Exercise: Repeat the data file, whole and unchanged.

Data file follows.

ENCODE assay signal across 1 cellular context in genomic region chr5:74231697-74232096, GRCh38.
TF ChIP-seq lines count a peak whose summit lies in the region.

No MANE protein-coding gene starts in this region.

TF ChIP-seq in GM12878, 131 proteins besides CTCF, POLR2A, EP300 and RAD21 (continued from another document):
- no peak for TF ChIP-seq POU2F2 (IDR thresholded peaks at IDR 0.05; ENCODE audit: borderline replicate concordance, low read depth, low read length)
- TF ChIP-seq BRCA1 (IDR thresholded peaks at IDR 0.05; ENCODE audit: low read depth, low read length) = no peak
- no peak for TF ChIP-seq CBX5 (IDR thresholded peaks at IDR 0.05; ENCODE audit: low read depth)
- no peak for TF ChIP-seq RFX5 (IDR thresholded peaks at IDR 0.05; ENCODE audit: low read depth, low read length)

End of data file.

ENCODE assay signal across 1 cellular context in genomic region chr5:74231697-74232096, GRCh38.
TF ChIP-seq lines count a peak whose summit lies in the region.

No MANE protein-coding gene starts in this region.

TF ChIP-seq in GM12878, 131 proteins besides CTCF, POLR2A, EP300 and RAD21 (continued from another document):
- no peak for TF ChIP-seq POU2F2 (IDR thresholded peaks at IDR 0.05; ENCODE audit: borderline replicate concordance, low read depth, low read length)
- TF ChIP-seq BRCA1 (IDR thresholded peaks at IDR 0.05; ENCODE audit: low read depth, low read length) = no peak
- no peak for TF ChIP-seq CBX5 (IDR thresholded peaks at IDR 0.05; ENCODE audit: low read depth)
- no peak for TF ChIP-seq RFX5 (IDR thresholded peaks at IDR 0.05; ENCODE audit: low read depth, low read length)